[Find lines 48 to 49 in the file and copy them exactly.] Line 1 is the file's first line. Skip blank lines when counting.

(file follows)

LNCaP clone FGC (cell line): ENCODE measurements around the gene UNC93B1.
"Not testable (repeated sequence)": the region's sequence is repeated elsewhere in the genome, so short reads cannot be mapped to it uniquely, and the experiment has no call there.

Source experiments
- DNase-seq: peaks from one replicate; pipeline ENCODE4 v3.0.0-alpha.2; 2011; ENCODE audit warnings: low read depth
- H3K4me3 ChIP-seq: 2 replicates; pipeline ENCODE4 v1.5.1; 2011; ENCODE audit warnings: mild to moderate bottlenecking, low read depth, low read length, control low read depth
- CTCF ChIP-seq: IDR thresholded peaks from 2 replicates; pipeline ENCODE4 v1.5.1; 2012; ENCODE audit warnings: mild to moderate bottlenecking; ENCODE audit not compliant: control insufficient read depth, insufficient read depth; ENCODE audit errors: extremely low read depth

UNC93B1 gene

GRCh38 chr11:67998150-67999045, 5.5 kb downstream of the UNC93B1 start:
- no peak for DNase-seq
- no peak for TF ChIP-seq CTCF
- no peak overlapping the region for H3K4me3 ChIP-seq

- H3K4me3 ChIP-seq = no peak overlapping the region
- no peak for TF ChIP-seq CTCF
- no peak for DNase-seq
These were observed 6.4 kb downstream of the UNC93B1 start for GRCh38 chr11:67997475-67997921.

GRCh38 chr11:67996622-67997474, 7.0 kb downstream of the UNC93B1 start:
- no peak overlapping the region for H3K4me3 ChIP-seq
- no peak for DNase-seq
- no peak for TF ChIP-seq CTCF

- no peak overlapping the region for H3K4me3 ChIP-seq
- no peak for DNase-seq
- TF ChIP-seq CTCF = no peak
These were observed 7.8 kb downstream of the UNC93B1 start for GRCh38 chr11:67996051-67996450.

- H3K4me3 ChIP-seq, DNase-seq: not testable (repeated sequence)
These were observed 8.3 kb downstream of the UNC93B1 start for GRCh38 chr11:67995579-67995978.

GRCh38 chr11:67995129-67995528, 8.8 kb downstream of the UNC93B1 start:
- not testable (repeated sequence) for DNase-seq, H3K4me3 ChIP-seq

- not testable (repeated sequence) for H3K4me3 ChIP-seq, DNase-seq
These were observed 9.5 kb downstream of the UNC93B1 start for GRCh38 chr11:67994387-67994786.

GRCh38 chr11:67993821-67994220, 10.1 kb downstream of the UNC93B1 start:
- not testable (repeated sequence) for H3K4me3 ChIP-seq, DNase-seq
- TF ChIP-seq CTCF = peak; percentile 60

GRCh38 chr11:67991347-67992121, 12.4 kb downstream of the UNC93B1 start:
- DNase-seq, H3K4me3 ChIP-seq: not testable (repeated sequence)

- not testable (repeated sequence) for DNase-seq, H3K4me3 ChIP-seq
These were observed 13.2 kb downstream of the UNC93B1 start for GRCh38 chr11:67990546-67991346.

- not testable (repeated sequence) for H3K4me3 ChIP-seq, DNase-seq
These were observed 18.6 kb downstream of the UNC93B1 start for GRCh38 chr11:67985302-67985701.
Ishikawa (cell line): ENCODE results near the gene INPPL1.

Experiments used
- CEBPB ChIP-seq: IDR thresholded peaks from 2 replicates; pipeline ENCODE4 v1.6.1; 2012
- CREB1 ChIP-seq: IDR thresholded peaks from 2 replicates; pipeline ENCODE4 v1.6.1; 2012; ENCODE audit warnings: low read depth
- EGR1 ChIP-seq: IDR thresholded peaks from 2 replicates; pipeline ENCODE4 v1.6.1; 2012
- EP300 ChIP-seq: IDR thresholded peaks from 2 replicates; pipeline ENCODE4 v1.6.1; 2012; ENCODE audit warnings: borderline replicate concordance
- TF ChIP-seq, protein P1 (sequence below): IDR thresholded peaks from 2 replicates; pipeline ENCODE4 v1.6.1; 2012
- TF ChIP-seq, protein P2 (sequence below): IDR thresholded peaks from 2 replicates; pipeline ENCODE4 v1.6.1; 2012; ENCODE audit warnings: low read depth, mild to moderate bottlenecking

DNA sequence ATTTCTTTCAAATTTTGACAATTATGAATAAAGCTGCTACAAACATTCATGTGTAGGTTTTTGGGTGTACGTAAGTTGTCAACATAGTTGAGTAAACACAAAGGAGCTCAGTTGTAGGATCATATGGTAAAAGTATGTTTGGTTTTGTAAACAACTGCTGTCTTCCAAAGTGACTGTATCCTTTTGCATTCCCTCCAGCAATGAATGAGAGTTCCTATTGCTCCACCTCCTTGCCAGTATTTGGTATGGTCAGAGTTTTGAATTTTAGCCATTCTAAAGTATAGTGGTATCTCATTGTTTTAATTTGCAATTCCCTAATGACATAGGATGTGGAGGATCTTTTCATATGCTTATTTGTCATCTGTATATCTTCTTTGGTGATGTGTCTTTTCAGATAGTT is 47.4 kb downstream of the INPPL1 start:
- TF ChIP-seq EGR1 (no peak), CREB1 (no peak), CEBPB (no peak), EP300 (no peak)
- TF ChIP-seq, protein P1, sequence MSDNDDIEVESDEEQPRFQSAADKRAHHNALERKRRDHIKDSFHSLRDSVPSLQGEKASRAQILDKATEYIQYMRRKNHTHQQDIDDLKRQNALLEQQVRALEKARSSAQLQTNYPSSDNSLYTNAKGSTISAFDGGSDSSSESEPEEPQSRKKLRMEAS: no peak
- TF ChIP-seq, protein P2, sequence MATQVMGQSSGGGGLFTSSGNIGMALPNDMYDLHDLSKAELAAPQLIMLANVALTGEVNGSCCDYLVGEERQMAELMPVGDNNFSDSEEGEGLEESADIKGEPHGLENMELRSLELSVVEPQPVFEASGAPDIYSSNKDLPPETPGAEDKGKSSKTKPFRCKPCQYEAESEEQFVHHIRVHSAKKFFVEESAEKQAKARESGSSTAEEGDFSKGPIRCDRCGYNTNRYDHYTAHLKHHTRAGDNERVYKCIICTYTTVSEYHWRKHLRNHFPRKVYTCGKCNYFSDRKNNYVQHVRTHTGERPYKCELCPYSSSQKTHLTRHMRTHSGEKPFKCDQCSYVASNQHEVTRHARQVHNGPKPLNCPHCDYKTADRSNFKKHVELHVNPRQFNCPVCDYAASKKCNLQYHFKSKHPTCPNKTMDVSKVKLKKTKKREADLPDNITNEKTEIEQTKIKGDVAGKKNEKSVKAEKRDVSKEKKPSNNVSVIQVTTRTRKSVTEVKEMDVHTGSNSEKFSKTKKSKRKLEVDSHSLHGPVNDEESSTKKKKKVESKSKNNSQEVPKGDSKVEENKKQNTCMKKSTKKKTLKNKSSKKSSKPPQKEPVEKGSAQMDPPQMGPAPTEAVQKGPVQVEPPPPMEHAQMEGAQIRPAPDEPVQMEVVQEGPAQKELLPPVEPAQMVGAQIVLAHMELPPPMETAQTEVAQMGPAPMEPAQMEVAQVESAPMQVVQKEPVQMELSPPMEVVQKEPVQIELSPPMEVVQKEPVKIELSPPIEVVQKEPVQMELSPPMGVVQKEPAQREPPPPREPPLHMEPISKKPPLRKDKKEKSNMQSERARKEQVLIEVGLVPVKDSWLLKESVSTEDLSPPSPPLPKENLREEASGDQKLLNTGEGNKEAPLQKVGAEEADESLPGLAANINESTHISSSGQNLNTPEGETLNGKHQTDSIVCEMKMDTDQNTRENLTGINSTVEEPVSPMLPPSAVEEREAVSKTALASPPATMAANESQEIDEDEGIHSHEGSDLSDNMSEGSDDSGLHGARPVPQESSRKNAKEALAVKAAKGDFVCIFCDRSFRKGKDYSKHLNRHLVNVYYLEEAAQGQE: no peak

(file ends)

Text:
- TF ChIP-seq EGR1 (no peak), CREB1 (no peak), CEBPB (no peak), EP300 (no peak)
- TF ChIP-seq, protein P1, sequence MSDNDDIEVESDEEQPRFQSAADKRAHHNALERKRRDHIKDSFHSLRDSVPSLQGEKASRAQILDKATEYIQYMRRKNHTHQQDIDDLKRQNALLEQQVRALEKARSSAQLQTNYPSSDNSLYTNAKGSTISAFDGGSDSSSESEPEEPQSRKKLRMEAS: no peak